Back to my point. Divorce is hard, but even moreso for the children.They don't deserve that type of burden. Yesterday, I spent my GOLDEN birthday alone. I was not particularly sad about this. The kids are visiting family for the summer. I have sincerely enjoyed my time, spent on me.
Anyway, my 8-year-old called me and asked what I was doing for the day. I told her that I would be at home, and take a nap.
That saddened her.
She asked what presents I'd gotten so far. I told her none.
That bothered her too.
I assured her I was fine, that I was enjoying my day. And then comes the question that I know came from the place in her heart that yearned to be brought back to that stable, safe place she'd known since birth.
"Why don't you call daddy? He can do something with you."
Her father and I live separately, our communication has been short, through text. Mostly amicable. He wished me a happy birthday earlier in the day, called me an "old lady." His attempt at humor, I'm sure, to soften the blow of our shattered lives. We spent every single birthday together, since 17-years-old. He knew I'd be alone. I didn't have time to make friends in a new place, while juggling work, kids, and a failing marriage. All my time was spent with them. I have no family in Florida. I imagine that if even for a moment, he cared.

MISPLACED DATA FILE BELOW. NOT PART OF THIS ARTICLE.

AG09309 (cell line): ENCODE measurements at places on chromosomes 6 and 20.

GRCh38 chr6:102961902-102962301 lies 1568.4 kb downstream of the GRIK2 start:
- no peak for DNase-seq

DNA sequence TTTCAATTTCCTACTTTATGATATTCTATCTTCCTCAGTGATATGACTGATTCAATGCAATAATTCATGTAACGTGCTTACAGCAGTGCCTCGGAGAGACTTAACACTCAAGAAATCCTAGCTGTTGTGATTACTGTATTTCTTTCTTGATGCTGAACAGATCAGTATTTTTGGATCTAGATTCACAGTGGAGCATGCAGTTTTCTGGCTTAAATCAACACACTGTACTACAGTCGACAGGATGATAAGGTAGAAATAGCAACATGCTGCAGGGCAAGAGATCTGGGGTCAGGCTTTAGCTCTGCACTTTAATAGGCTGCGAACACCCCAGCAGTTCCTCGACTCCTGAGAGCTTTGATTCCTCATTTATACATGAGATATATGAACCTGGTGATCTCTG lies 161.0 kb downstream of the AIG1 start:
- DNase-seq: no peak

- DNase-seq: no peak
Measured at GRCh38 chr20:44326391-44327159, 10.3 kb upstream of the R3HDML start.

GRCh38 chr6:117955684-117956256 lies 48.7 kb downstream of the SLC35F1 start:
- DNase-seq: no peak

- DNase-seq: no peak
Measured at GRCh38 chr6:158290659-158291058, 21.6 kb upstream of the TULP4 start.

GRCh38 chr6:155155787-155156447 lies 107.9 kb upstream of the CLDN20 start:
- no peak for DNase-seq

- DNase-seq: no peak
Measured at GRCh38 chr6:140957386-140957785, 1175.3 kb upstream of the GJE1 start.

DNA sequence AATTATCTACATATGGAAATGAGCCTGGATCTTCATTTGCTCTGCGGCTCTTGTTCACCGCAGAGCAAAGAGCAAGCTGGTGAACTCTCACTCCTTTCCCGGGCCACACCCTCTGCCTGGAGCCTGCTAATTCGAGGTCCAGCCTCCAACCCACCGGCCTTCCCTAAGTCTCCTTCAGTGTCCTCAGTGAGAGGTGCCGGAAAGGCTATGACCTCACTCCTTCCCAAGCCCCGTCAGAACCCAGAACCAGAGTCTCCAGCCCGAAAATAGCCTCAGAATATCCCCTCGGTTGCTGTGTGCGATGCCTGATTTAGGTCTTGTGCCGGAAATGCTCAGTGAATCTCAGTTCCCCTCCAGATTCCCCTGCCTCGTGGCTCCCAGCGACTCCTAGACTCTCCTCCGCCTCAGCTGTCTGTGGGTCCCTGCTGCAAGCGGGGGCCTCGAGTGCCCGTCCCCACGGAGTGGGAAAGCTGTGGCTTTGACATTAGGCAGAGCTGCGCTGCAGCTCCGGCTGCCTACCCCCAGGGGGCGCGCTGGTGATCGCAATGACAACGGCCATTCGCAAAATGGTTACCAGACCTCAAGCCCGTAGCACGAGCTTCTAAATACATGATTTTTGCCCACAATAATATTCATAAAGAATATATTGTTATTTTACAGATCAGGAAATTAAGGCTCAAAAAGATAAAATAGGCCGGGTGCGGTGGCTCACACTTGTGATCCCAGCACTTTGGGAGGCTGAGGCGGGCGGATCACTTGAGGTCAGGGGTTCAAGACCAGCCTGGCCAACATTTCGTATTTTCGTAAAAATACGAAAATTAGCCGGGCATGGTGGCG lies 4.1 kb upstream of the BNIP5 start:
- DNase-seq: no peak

I try to pivot the conversation with Samara, "Well, I'm sure your daddy has other things to do. He's busy."
She responds, "How do you know, you haven't asked him?"
I hear the mix of pain and excitement in her voice, a child, desperate to see her parents happy...together.
I pivot again, "You know daddy is always at work. I'm sure he's busy. It's okay. I'm fine."
Then my heart drops, because this pain is on US. Her view of love, now tainted, her future relationships and self confidence, now complicated.
I hear a little defeat in her voice, but then a final earnest attempt, "Well, maybe I can call him and ask him so you won't be by yourself, then he can come see you."
I won't break her heart this time. It's his turn.
"Sure," I say. "That's a good idea."